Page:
The Enemy of the World: Episode 6
Broadcast on January 27th, 1968 @ 5.25pm (8.3 million viewers)
Season 5 of Doctor Who is the era of the monsters, boasting two battles with the Cybermen, two adventures with the Yeti, the Weed creature and the introduction of the Ice Warriors. ‘The Enemy of the World’ provides the only departure from this strategy but does have a very familiar villain. Thanks to the work of episode hunter Philip Morris the story has been re-evaluated by fans after it was returned to the BBC and released on iTunes before becoming one of the final DVD releases from the classic range.
The story showcases the limitless scale of ambition familiar to 1960’s adventures with the TARDIS landing on an Australian beach. In the minds of the production team that is easily achievable by filming in West Sussex, with the action then moving to Central Europe and underground. The production, particularly the set design and costumes are very good, even down to the peculiar monitor screens and the underground bobble walls, giving the story a visual signature which makes it look futuristic. Astrid Ferrier, played by the wonderfully stylish Mary Peach, is another strong female role following Kaftan in ‘The Tomb of the Cybermen’ and Miss Garrett in ‘The Ice Warriors’ earlier in the season. These roles pave the way for new companion Zoe Heriot who would provide a new take on an assistant for the Doctor and join the TARDIS at the end of the season.
Sadly you can track the moment where the plot of this story completely falls apart; when Salamander ventures underground and reveals that he has ‘saved’ a group of people, in fantastic costumes, from a nuclear war which he has invented. The reasoning behind this is never fully explained other than those people are responsible for controlling the natural disasters which have triggered the food shortages that have allowed Salamander to gain power. Who exactly the group of survivors think they are targeting, described as “the enemies of truth and freedom”, is also open for debate as they don’t seem to have any political leanings. Despite the yarn which Salamander tells of a world devastated by nuclear radiation the frankly irritating Colin is still determined to venture onto the surface and his constant moaning about being alive underground makes the viewer wish he would die of radiation sickness. However, if they are creating natural disasters to combat these enemies then surely that is proof that there still remain plenty of surface dwellers. This departure of logic and sense is a real shame because the story up until that point is a genuinely interesting thriller but Episode 6 does manage to tie it all together.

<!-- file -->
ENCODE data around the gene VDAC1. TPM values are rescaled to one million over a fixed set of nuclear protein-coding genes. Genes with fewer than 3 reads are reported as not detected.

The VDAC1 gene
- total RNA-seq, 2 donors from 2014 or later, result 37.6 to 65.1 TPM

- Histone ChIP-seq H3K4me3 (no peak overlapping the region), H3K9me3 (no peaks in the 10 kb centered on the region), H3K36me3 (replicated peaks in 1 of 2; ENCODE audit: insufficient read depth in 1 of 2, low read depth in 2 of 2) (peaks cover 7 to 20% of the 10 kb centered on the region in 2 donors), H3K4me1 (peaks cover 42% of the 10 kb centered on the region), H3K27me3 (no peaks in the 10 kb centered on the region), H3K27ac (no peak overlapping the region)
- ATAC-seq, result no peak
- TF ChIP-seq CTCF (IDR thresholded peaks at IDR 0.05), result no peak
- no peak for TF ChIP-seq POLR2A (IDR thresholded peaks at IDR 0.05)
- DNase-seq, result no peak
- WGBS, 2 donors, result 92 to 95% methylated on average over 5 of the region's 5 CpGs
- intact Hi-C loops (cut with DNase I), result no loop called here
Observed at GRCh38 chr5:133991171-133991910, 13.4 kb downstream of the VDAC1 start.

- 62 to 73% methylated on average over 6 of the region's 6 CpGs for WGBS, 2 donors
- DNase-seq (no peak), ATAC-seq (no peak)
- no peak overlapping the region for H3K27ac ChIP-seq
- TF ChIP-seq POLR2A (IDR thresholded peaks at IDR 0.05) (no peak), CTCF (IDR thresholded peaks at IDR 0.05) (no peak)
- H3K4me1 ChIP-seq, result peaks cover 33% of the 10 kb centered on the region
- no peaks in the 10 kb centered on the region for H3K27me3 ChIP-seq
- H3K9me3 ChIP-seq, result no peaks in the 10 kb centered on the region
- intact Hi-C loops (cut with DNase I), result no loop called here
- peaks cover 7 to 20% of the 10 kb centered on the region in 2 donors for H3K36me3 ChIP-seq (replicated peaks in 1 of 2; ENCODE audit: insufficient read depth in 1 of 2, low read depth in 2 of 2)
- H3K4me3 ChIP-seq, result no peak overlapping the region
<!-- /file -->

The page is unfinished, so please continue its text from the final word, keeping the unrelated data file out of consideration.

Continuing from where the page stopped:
Memorable Moment (Spoiler warning)
Salamander and the Doctor finally come face to face. Of course, this posed a technical challenge to the production team as there is, was and always be only one Patrick Troughton but the effect achieved works well. Doppelgangers continue to be a popular plot device, such as the 1998 film ‘The Man in the Iron Mask’ and is only the second time in Doctor Who that it is used after William Hartnell played the role of the Abbot of Amboise in ‘The Massacre of St Bartholomew’s Eve’. Its usefulness is found in the way in which it develops our perspective towards another character. In this instance it is because we learn that Salamander is a power-hungry manipulator and an uncompromising cold-blooded murderer, that the viewer gains a new fondness for the far more agreeable Doctor.
Doctor Who – Patrick Troughton
Jamie – Frazer Hines
Victoria – Deborah Watling
Giles Kent – Bill Kerr
Astrid – Mary Peach
Bruce — Colin Douglas
Director – Barry Letts
Producer – Innes Lloyd
Writer – David Whitaker
Also first aired On This Day…
- Carnival of Monsters : Episode 1
- The Armageddon Factor : Part 2
- Frontios : Part 2